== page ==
Worm Compost Bin Bonus

Red Wigglers,
Eat my garbage,
During the long winter.

Apple cores,
Wilted brown lettuce,
Goes into the Vermiposter

Amended by
Rich worm castings,
Will rejuvenate house plants.

Strange thing
Is this growing,
Beside my sturdy Bougainvillea?

From tomatoes,
Are not composted,
But nourished to grow.

that grows
supported and tall,
My worm bin bonus.


2 thoughts on “Worm Compost Bin Bonus

  1. Hello Minkee, congratulations to your great blog! The more people know about worms and worm farms the better!

    I would like to share some of my experiences with your readers and explain the difference between worm castings and worm compost. Both are great byproducts of the activity of worms but are not exactly the same.

    Worm compost is by many people wrongly referred to as worm castings.

    Although both products are similar and have lots of benefits for garden soil and plants, they are not exactly the same.

    Worm castings are pure worm poop, while worm compost or vermicompost is worm poop mixed with decomposing organic material.

    Both products form an integral part of fertile soil.

    Without them the rejuvenation of garden and farm soil would be greatly hampered.

    Earthworms like Lumbricus terrestris as well as the domesticated red wigglers (Eisenia Fetida / Eisenina Foetida, Eisenia Andrei and the European night crawler (Eisenia Hortensis) are some of the best known earthworm species worldwide.

    All of the above mentioned are omnivorous and able to convert large amounts of decomposing organic materials into nutrient rich worm castings.

    They will eat anything that has ever been alive and is now dead. The worms are not interested in fresh organic materials but rather those that have already started to decompose.

    As the worms move through the soil their mouth works like a vacuum cleaner.

    They don’t have teeth and virtually suck their way through their environment.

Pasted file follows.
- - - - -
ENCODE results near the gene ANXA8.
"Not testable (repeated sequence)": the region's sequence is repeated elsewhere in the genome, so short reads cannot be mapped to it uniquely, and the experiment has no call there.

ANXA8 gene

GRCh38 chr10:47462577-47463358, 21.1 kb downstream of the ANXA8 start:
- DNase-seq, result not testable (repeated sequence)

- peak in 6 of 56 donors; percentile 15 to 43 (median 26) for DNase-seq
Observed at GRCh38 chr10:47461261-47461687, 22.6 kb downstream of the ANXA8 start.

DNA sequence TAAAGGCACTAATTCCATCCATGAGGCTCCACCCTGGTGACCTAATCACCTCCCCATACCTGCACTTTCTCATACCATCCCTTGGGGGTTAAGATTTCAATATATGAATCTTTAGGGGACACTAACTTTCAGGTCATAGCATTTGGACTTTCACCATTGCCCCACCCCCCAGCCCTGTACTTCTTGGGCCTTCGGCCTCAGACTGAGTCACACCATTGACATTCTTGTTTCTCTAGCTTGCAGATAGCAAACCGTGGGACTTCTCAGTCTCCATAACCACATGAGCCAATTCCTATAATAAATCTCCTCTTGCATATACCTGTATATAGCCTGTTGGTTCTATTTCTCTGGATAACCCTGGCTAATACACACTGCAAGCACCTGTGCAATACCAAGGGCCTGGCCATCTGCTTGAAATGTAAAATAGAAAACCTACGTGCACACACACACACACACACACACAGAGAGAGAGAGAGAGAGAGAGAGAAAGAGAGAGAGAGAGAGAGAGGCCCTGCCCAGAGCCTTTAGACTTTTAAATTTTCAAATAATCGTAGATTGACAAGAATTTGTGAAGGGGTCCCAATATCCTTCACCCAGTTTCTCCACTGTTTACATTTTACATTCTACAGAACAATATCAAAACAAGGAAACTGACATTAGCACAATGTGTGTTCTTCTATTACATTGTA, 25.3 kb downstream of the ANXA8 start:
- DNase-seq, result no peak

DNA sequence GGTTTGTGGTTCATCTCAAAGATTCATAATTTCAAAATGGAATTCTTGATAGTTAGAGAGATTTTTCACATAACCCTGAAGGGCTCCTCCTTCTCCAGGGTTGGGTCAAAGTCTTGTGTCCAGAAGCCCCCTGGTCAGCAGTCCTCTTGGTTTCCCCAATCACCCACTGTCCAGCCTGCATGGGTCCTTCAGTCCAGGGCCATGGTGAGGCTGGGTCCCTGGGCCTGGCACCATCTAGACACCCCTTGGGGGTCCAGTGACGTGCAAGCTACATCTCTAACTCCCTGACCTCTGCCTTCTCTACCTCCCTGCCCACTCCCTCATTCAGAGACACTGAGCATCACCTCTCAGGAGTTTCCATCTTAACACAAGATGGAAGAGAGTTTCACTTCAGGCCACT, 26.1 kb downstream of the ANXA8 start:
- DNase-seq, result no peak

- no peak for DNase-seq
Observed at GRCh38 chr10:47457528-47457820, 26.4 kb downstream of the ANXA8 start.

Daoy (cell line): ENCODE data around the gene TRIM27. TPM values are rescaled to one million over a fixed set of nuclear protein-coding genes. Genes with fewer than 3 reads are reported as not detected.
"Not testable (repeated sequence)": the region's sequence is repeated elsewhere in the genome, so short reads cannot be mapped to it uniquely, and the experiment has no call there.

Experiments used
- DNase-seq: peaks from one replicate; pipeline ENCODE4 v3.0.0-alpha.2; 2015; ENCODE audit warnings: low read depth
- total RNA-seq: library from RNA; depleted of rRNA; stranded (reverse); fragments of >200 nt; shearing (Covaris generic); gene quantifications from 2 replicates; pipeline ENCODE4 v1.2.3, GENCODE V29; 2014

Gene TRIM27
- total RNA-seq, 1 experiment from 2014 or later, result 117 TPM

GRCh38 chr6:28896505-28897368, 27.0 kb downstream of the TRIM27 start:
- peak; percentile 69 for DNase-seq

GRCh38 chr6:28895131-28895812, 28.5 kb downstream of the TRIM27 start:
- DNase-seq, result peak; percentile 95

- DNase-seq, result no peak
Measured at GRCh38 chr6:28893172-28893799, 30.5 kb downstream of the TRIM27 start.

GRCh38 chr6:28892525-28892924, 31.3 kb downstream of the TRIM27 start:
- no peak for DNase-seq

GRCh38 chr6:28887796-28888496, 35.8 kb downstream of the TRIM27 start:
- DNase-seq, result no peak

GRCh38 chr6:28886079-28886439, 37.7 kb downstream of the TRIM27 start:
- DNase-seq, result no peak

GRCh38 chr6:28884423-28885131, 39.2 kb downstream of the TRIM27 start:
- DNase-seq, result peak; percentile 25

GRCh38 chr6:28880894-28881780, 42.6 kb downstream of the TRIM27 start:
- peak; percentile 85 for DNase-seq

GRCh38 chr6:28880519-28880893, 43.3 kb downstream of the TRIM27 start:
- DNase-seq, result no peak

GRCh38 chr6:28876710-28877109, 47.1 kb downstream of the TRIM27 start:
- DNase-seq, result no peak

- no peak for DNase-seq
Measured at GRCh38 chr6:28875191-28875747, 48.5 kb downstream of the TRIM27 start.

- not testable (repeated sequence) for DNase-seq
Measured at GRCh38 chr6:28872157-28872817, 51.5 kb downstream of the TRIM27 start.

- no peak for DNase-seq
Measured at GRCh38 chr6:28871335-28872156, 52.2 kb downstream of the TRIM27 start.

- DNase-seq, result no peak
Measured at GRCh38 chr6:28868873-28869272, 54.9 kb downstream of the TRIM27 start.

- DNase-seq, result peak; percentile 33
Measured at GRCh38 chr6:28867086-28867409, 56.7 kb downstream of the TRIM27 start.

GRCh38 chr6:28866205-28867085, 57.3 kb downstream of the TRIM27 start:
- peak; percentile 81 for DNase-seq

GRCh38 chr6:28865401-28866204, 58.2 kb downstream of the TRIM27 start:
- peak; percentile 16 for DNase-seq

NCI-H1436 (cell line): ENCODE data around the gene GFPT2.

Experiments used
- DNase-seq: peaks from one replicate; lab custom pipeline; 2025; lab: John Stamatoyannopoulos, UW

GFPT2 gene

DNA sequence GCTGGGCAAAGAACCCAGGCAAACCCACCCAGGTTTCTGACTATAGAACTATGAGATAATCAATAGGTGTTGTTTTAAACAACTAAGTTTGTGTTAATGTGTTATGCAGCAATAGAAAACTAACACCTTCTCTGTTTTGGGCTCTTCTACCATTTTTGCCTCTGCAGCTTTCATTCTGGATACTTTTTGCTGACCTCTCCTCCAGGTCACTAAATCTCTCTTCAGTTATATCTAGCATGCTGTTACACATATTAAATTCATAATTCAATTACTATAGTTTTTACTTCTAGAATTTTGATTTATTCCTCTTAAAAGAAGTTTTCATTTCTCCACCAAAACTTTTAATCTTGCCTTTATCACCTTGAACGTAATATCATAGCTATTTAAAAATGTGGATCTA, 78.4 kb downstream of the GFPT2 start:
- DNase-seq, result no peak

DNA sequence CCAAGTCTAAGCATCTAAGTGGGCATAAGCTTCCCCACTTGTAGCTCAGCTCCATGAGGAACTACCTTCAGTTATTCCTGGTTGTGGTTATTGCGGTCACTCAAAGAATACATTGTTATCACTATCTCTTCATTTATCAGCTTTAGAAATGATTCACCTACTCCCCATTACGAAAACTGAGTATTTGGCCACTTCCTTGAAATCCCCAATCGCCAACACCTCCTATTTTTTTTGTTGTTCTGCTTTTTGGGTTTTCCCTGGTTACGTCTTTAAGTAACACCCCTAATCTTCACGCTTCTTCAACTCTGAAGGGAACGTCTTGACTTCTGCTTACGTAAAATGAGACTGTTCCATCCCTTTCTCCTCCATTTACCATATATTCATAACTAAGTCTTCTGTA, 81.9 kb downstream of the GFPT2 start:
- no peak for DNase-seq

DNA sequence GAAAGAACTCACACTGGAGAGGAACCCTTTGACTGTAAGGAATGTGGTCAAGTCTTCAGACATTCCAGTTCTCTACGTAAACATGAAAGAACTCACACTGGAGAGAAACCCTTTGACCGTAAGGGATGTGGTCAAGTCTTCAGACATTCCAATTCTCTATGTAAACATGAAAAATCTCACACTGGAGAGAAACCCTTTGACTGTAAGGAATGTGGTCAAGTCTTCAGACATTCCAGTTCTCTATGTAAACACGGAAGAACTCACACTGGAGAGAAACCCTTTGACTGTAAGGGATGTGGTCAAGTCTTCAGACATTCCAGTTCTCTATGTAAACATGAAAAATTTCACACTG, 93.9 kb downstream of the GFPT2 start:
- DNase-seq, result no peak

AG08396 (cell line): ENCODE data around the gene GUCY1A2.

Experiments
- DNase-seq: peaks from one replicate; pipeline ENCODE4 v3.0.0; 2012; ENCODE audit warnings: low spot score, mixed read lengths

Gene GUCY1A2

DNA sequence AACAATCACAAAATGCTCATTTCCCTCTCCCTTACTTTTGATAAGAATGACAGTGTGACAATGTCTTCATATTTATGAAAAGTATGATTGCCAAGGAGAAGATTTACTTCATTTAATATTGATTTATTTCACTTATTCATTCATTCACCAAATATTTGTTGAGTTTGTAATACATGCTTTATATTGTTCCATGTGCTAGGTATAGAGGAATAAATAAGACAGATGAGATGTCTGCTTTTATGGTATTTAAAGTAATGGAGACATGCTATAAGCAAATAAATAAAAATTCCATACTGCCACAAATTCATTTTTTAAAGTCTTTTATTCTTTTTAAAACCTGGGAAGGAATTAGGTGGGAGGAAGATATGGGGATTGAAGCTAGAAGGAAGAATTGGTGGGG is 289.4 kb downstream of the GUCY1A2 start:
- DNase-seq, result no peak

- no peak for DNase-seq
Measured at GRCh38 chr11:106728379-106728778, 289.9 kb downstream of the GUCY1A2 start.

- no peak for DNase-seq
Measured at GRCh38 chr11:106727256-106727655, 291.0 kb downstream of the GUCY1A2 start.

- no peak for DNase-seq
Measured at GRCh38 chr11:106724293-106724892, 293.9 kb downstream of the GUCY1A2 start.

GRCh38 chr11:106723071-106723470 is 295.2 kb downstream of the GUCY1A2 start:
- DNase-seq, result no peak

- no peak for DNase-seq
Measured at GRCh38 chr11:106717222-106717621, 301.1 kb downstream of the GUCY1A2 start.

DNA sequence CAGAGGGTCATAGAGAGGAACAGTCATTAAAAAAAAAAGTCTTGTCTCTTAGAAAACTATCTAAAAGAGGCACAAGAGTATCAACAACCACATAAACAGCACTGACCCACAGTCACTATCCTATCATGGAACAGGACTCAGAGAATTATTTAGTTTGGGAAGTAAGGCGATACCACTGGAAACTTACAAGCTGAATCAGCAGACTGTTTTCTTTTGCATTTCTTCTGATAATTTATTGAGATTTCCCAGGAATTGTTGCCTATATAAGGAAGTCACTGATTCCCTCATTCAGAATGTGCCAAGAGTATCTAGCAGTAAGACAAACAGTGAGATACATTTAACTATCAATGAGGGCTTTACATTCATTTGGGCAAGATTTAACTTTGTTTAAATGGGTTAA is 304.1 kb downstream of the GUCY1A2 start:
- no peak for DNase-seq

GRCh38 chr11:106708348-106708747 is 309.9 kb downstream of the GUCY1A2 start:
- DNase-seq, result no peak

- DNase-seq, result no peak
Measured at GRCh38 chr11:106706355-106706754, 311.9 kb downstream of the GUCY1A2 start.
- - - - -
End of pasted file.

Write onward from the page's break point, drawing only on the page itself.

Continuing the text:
While doing so they don’t differentiate between soil particles with or without nutritious value.

    They swallow it all, digging their way forward through the upper layers of their living space.

    The food moves down to the gizzard, a special kind of stomach that grinds down the food particles before they move further down the digestive tract of the earthworms.

    During the digestion process the soil and nutritious parts of the food mix will get combined into a sticky moist solution.

    The earthworms absorb the nutrient content of this mix and deposit the remaining soil particles as worm castings on the soil surface.

    Many gardeners have seen the small dark hills of worm castings on their lawn.

    These small hills might look initially disturbing to the eye of the avid gardener but they help to ensure a continuously healthy lush green lawn.

    Worm castings are a slow release organic fertilizer that contain all the nutrients and trace elements that plants need.

    It will only release its nutrients when the plants need them.

    Worm castings are infinitely richer in nutrients and trace elements than any regular top soil.

    Many worm farmers who want to harvest their worm bin don’t want to wait for the worms to finish of all the worm food completely.

    They make use of all the produced worm castings as well as the remaining decomposing organic material and add them to their garden soil.

    This mix of worm castings and unfinished worm food is the actual worm compost.

    Like worm castings vermicompost has the ability to hold large amounts of moisture for the benefit of the surrounding plants.

    In my own earthworm intensive gardening experiments I experienced a single tomato plant that bore more than 500 tomatoes in a period of 3 month and Swiss chard plants that grew tasty green leaves up to half a meter / 20 inches in size.


    Vermicompost is as well very useful when you want to transplant your small seedlings. Visit my friend Juanita’s page “Vegetable Gardening Made Easier” where she will tell you all you need to know to successfully transplanting your flowers, trees and vegetable plants.


    Worm compost is a fantastic soil conditioner that is available free

    of charge for those who are involved in worm composting.

    One of the advantages of adding vermicompost to the soil is that it offers plenty of food for the earthworms living in the soil.

    And over a period of time they will convert the worm compost into worm castings.

    Kind regards and happy worming

    • Thanks for all the info Stephan. I had a little booklet when beginning the process, but your reply adds all kinds of insight and detail I missed in the excitement of just getting the worm bin started And since I’ve never had any problems with the bin, I haven’t found the need to go back and expand my knowledge. Still, it’s better to get the details right if I’m going to blog about something, so your comments are appreciated.

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